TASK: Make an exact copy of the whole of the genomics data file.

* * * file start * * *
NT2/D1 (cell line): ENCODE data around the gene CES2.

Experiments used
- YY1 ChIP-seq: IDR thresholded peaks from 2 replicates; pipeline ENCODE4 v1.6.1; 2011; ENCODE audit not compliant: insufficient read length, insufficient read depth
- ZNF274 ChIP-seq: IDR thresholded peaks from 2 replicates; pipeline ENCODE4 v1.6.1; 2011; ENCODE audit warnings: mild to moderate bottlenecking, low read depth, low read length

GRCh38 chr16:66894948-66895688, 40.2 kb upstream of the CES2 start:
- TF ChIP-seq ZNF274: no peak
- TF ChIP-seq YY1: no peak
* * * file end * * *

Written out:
NT2/D1 (cell line): ENCODE data around the gene CES2.

Experiments used
- YY1 ChIP-seq: IDR thresholded peaks from 2 replicates; pipeline ENCODE4 v1.6.1; 2011; ENCODE audit not compliant: insufficient read length, insufficient read depth
- ZNF274 ChIP-seq: IDR thresholded peaks from 2 replicates; pipeline ENCODE4 v1.6.1; 2011; ENCODE audit warnings: mild to moderate bottlenecking, low read depth, low read length

GRCh38 chr16:66894948-66895688, 40.2 kb upstream of the CES2 start:
- TF ChIP-seq ZNF274: no peak
- TF ChIP-seq YY1: no peak